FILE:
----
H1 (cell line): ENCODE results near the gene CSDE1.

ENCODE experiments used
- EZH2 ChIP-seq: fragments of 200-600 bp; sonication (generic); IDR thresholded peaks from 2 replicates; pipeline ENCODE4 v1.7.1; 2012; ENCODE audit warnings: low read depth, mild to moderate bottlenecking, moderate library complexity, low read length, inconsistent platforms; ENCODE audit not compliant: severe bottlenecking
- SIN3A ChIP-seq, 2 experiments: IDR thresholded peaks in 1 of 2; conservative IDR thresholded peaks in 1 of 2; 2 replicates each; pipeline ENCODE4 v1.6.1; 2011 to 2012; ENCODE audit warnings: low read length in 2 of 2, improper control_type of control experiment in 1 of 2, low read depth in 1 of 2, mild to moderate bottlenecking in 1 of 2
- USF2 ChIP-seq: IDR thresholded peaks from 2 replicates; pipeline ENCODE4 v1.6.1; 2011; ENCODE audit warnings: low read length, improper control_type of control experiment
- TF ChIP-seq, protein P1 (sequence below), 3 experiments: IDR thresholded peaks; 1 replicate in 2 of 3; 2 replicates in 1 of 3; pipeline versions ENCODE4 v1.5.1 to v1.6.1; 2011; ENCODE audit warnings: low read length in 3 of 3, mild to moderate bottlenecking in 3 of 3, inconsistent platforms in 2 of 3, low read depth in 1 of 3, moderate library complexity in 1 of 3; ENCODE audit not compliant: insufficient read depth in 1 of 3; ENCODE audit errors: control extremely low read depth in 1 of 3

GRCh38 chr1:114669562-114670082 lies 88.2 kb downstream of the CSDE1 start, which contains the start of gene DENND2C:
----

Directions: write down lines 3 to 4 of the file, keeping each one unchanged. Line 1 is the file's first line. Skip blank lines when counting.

- EZH2 ChIP-seq: fragments of 200-600 bp; sonication (generic); IDR thresholded peaks from 2 replicates; pipeline ENCODE4 v1.7.1; 2012; ENCODE audit warnings: low read depth, mild to moderate bottlenecking, moderate library complexity, low read length, inconsistent platforms; ENCODE audit not compliant: severe bottlenecking
- SIN3A ChIP-seq, 2 experiments: IDR thresholded peaks in 1 of 2; conservative IDR thresholded peaks in 1 of 2; 2 replicates each; pipeline ENCODE4 v1.6.1; 2011 to 2012; ENCODE audit warnings: low read length in 2 of 2, improper control_type of control experiment in 1 of 2, low read depth in 1 of 2, mild to moderate bottlenecking in 1 of 2